Dark is beautiful
The Indian obsession with fair skin seems unfair considering eight out of ten Indians are dark in complexion. Our mythology is rich with...
The Indian obsession with fair skin seems unfair considering eight out of ten Indians are dark in complexion. Our mythology is rich with ‘dark’ Gods like Rama, Krishna and Kali. Yet, generations of Indians have been subjected to the fair and dark complexion discrimination. Fairy tales, media, ads, films and other imageries keep conveying the wrong message that fair is lovely and dark is not. Now, a new wave of activism is gathering momentum in India and questioning the skin tone bias. 66 years of Independence. 1.2 billion shades of beauty!
I found my own space with a group of people to who it did not seem to matter if I was black, brown or yellow. Journalism and its experiences, the exposure to hundreds of different experiences, people, situations on an everyday basis, helped me toughen up, look at life in a more positive way and shed the pessimism that had become second nature to me
- Sudha menon
I see no pressing need to comment on the skin colour. Please understand that this is in reference to a context, where there has been an overt preference for the fair skin for centuries, and therefore it is important that we go deeper into its impact on people’s well being
- Nandita Das
Manju Latha Kalanidhi
It all begins the moment you are born. Soon after the gender of the newborn is announced, the next question is – Is he/she fair? Then the comparisons begin on how the child is as fair as the mother, but not as fair as the father/sister/brother and so on. The defensive moms come up with instances how she or her husband were also of average complexion when young but soon blossomed into fair and lovely individuals. Not far away are matronly ladies who advice the new mommies to apply besan/turmeric/sandal paste to the newborn to ensure she/he grows up ‘white’. Whenever you meet a friend after years, the conversation invariably goes to how you have put on/lost weight and yes, if you’ve tanned a lot! Even the fairest seem to get stumped with this question.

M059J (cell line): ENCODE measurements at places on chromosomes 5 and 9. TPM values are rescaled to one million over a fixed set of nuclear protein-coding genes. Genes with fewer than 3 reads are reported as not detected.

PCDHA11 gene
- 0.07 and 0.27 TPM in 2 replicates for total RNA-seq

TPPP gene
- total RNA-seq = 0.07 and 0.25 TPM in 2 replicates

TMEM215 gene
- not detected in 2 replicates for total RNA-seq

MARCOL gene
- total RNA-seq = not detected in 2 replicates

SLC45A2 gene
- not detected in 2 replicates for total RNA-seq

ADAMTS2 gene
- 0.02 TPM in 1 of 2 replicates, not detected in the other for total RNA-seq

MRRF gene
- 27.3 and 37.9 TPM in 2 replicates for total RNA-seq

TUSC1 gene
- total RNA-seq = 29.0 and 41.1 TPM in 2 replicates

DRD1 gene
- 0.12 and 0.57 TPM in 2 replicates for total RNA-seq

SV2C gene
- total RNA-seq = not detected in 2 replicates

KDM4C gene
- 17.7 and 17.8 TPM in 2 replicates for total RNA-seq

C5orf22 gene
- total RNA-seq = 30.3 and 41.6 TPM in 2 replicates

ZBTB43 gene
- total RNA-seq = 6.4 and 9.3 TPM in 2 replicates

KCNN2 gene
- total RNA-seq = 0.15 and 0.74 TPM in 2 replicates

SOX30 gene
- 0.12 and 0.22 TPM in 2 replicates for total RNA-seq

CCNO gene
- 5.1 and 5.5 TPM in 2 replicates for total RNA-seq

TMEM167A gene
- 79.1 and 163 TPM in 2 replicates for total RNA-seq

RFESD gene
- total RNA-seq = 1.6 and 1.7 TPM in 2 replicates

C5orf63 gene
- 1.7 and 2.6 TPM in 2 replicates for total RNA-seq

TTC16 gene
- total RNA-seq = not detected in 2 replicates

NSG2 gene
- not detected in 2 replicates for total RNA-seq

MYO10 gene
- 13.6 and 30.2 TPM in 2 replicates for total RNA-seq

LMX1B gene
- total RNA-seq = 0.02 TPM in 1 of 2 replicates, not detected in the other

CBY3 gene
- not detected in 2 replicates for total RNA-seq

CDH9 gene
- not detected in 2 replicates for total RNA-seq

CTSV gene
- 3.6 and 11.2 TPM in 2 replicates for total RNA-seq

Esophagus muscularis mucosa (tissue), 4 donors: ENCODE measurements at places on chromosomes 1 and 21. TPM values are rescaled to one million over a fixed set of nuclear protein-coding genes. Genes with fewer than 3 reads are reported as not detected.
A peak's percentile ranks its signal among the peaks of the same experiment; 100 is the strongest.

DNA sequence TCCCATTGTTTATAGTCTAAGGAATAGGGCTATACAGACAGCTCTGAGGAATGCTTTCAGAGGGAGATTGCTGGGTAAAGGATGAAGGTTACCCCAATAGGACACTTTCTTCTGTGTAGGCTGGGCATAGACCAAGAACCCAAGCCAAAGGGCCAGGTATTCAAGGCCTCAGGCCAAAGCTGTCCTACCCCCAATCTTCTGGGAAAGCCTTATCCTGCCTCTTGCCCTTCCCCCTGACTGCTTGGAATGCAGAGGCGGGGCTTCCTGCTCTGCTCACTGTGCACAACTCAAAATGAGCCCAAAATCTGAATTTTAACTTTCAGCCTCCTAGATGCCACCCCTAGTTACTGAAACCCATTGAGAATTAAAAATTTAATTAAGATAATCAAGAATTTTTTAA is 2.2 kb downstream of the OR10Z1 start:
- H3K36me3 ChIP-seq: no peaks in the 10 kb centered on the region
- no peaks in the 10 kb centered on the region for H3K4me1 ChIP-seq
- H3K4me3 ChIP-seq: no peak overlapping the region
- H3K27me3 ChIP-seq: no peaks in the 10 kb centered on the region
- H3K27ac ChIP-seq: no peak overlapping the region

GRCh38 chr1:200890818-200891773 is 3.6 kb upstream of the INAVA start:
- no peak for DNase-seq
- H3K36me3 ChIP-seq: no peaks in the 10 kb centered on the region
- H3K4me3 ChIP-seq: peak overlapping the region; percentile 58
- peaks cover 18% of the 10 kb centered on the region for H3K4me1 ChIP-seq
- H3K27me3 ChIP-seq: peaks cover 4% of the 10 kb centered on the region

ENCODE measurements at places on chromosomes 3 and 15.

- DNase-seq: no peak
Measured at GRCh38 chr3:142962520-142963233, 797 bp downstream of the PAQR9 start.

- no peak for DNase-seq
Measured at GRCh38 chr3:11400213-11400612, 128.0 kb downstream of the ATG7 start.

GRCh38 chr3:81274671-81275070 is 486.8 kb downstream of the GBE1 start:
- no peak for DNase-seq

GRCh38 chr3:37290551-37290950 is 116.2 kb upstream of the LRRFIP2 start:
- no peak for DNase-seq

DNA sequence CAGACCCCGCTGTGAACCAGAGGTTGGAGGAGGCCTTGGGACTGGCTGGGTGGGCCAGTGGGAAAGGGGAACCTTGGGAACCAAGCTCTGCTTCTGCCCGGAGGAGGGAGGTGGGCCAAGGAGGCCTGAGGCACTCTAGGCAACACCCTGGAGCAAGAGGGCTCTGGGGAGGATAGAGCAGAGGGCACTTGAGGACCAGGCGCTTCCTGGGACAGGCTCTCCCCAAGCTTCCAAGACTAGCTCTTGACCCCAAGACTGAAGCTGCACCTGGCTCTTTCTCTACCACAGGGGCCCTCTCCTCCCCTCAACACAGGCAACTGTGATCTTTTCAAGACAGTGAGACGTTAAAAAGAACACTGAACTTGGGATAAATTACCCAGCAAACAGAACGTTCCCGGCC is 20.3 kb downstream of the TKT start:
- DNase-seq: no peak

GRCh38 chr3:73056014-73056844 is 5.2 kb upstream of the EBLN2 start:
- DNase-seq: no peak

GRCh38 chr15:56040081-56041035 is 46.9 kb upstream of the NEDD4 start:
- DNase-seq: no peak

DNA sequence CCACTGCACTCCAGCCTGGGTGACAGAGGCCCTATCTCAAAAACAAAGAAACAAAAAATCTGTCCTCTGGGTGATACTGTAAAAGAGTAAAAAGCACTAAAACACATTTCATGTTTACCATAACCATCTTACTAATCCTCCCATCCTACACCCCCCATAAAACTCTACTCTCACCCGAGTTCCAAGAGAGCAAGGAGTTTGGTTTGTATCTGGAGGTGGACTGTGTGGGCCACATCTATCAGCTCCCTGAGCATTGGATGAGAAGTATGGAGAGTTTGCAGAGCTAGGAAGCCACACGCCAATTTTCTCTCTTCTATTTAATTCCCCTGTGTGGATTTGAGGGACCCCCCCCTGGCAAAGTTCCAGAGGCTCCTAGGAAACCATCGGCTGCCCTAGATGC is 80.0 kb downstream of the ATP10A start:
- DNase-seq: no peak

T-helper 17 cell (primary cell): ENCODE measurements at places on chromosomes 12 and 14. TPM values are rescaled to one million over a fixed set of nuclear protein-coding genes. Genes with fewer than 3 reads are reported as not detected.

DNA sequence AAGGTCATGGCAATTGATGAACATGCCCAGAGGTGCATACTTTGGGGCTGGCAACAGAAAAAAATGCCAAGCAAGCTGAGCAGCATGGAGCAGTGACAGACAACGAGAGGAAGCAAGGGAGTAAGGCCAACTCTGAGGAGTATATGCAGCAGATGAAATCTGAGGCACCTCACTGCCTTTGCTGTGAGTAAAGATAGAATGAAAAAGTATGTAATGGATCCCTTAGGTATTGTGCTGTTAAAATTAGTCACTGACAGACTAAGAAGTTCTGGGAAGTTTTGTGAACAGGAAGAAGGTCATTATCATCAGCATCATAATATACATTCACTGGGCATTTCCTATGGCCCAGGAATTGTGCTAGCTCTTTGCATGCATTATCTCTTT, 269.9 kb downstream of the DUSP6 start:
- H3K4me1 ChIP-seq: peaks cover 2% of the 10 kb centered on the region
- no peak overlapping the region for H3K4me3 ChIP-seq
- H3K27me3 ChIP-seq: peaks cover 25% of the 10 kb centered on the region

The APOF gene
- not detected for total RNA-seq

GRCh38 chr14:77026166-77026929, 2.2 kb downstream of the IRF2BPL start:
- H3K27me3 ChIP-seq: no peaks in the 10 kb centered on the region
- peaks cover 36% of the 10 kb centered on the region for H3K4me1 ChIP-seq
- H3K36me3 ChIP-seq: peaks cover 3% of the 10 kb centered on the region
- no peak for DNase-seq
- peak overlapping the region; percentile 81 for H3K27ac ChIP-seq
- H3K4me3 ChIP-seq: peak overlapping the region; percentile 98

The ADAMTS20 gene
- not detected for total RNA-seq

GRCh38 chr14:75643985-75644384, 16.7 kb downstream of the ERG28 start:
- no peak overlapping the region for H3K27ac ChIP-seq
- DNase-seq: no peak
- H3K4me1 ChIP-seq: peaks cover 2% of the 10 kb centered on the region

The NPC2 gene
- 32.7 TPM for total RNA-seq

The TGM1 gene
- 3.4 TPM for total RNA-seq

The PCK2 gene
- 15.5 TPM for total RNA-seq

Frankly, is this hoo-hah about fair skin necessary in India where eight out of ten people are, for the lack of a better word, ‘dark and dusky’ in their complexion? This is what is called ‘colorism’, a term coined by American author and activist Alice Walker in 1982. This has given rise to ‘pigmentocracy,’ a term recently adopted by social scientists to describe societies in which wealth and social status are determined by skin colour.
According to a survey by a fairness brand recently, skin whitening products are popular in Asia. It is not just a phenomenon restricted to India. Four out of ten women surveyed in Hong Kong, Malaysia, the Philippines and South Korea used, a skin whitening cream, and more than 60 companies globally compete for Asia's estimated $18 billion market.
Interestingly, Indian mythology is full of stories of dark Gods and Goddesses. Krishna was of dark complexion. Lord Rama is known to be a neela megha shyama (as dark as the blue-black cloud). Goddess Kali is also dark and ferocious.
Previous generations lived with this discussion and discrimination over fair and dark skins. Most generations even resigned to their fate that only fair is lovely; and dark, or well euphemistically called ‘dusky,’ is something they have to work upon using turmeric and sandal pastes, fairness creams, high SPF lotions, gold facials, anti-tan packs. Now skin polishing, derma abrasions or chemical peels and what nots. Well anything to get your skin a few shades fairer!